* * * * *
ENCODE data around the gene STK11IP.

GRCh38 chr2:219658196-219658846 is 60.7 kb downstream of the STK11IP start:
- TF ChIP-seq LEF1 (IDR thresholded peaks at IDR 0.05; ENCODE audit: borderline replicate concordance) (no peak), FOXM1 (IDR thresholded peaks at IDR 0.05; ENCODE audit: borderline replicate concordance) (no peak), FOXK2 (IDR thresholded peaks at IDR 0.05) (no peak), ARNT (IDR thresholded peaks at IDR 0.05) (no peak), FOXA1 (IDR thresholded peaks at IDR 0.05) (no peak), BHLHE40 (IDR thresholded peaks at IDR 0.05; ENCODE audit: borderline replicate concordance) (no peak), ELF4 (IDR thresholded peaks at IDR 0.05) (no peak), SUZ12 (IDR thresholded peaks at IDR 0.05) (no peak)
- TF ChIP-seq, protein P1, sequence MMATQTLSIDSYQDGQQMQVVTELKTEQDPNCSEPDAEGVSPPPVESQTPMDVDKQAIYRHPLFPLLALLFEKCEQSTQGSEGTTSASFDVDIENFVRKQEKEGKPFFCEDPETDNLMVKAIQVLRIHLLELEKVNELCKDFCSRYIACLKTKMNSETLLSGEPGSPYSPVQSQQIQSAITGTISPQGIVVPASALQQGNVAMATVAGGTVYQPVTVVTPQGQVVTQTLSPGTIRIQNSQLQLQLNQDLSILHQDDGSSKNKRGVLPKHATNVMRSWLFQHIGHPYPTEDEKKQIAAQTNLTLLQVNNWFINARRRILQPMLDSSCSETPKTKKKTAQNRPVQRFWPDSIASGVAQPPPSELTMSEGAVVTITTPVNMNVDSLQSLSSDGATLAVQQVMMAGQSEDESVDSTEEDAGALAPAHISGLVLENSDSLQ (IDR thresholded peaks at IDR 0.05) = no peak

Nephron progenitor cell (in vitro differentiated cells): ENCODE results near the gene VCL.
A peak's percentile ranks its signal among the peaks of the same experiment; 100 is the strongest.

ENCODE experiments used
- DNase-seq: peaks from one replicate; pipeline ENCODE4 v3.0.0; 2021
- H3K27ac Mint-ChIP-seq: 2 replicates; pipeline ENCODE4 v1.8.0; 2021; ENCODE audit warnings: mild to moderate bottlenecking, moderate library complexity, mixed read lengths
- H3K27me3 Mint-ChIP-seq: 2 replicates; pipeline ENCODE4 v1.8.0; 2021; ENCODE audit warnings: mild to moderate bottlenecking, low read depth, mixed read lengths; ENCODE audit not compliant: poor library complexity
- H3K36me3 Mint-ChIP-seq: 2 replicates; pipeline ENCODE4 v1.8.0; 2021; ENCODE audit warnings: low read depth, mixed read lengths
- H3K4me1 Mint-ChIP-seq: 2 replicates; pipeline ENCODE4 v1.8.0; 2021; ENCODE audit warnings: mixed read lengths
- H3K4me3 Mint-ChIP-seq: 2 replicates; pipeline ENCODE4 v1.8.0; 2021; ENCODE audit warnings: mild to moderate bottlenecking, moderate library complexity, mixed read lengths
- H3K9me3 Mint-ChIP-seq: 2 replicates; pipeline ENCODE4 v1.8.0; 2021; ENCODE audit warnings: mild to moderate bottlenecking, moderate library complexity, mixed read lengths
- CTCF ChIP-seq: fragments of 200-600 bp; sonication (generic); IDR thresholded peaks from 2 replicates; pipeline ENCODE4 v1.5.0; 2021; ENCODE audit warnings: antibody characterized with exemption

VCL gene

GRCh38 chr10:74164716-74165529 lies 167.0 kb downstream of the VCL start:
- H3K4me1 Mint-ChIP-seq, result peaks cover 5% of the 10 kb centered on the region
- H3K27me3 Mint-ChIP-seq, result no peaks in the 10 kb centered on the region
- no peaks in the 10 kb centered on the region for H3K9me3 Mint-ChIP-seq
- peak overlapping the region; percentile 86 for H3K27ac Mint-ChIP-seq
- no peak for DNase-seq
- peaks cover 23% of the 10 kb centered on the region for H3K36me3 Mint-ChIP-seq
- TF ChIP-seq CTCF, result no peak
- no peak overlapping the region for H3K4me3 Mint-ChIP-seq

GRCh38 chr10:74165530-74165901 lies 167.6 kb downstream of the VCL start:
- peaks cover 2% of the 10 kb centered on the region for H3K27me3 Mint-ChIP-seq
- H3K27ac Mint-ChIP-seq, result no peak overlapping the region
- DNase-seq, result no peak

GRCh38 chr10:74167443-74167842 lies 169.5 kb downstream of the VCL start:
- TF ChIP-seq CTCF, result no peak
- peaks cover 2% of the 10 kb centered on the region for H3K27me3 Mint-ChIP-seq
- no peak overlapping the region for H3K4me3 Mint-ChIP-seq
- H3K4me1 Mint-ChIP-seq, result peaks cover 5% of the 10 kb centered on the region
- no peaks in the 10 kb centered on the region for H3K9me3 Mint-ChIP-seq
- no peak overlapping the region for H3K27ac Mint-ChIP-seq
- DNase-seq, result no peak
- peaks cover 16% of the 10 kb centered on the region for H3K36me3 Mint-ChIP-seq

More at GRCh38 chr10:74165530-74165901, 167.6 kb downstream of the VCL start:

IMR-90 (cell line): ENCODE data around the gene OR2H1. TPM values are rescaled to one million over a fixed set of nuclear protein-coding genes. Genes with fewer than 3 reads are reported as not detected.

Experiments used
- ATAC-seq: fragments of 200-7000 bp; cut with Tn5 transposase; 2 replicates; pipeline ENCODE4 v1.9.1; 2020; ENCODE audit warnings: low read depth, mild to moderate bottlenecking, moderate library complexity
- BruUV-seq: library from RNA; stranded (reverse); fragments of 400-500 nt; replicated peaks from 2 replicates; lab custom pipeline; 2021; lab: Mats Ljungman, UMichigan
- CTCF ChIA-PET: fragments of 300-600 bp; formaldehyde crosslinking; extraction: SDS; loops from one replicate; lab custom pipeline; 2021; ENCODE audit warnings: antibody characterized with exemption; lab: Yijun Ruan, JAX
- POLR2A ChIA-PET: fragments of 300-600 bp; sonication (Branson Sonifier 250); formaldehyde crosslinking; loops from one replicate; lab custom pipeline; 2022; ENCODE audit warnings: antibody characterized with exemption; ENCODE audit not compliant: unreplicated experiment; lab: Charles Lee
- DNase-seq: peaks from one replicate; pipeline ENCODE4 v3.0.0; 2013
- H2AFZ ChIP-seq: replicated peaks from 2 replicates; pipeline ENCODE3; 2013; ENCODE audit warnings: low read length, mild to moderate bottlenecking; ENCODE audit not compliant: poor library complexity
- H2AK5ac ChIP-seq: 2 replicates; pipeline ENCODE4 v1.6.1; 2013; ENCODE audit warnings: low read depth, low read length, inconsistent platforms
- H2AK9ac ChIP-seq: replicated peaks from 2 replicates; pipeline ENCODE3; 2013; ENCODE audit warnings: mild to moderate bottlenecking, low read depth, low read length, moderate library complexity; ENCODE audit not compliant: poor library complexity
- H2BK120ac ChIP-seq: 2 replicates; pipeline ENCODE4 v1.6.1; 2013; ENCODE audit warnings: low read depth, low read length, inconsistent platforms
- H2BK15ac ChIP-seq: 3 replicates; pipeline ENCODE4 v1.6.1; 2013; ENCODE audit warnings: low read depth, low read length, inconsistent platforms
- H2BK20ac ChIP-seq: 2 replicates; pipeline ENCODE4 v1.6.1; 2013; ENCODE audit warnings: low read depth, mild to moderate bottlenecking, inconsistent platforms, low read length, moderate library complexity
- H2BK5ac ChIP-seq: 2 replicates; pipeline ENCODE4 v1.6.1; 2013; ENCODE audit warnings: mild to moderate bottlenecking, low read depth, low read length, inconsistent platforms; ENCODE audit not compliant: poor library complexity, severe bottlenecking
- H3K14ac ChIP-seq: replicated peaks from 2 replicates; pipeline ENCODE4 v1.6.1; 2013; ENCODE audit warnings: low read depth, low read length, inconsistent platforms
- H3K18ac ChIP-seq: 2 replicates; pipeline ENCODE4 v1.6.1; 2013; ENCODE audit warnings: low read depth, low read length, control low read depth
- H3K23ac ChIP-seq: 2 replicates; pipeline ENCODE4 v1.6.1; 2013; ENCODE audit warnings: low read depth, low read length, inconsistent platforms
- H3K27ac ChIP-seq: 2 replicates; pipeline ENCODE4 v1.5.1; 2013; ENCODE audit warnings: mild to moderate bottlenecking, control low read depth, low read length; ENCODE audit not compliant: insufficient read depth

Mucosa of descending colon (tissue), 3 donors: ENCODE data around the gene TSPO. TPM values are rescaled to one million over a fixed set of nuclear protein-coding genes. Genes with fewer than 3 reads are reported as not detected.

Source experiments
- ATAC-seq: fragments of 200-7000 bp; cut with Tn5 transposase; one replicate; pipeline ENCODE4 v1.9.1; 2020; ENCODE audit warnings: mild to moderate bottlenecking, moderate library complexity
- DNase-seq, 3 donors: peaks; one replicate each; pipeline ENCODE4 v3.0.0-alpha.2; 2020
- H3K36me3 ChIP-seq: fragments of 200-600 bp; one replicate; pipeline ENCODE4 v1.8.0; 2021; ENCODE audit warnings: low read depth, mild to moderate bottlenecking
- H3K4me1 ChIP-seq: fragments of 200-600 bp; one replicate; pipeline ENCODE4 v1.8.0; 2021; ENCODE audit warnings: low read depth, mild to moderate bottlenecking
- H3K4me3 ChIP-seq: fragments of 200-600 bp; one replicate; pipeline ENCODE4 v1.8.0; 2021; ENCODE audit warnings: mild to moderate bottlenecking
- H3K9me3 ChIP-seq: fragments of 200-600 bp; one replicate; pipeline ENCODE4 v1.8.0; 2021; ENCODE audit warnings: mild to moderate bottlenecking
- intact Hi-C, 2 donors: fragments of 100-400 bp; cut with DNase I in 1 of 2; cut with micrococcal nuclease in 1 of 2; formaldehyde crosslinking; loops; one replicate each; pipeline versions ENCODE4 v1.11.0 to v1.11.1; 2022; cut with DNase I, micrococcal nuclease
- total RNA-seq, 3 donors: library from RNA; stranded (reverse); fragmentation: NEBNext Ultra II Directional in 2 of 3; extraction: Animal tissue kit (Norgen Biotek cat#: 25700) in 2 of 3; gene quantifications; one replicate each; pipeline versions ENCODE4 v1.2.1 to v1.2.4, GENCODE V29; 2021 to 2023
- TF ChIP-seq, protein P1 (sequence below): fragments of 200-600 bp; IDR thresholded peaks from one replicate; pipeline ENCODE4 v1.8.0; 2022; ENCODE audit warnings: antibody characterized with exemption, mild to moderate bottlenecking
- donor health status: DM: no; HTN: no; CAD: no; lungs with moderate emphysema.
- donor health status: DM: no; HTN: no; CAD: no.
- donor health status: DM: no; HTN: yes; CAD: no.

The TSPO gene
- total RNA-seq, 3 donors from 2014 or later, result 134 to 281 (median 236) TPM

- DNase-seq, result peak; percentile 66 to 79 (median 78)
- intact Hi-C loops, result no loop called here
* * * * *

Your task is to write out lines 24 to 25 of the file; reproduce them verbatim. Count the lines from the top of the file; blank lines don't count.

- TF ChIP-seq CTCF, result no peak
- no peak overlapping the region for H3K4me3 Mint-ChIP-seq